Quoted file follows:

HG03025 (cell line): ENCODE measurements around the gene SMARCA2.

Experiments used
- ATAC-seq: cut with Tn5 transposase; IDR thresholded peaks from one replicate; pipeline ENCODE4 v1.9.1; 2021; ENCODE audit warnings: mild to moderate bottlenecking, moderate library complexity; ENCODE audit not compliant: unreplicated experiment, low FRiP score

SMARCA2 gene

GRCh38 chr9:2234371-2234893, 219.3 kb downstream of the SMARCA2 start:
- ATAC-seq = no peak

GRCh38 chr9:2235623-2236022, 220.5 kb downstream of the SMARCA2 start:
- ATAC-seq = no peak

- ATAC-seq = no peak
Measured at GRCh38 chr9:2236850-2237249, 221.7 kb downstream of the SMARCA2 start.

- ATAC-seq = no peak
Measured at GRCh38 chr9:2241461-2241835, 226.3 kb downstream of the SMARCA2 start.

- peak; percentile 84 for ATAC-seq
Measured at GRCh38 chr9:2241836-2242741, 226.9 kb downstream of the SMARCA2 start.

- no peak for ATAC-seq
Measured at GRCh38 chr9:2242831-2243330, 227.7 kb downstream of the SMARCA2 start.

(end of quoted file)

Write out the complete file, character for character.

HG03025 (cell line): ENCODE measurements around the gene SMARCA2.

Experiments used
- ATAC-seq: cut with Tn5 transposase; IDR thresholded peaks from one replicate; pipeline ENCODE4 v1.9.1; 2021; ENCODE audit warnings: mild to moderate bottlenecking, moderate library complexity; ENCODE audit not compliant: unreplicated experiment, low FRiP score

SMARCA2 gene

GRCh38 chr9:2234371-2234893, 219.3 kb downstream of the SMARCA2 start:
- ATAC-seq = no peak

GRCh38 chr9:2235623-2236022, 220.5 kb downstream of the SMARCA2 start:
- ATAC-seq = no peak

- ATAC-seq = no peak
Measured at GRCh38 chr9:2236850-2237249, 221.7 kb downstream of the SMARCA2 start.

- ATAC-seq = no peak
Measured at GRCh38 chr9:2241461-2241835, 226.3 kb downstream of the SMARCA2 start.

- peak; percentile 84 for ATAC-seq
Measured at GRCh38 chr9:2241836-2242741, 226.9 kb downstream of the SMARCA2 start.

- no peak for ATAC-seq
Measured at GRCh38 chr9:2242831-2243330, 227.7 kb downstream of the SMARCA2 start.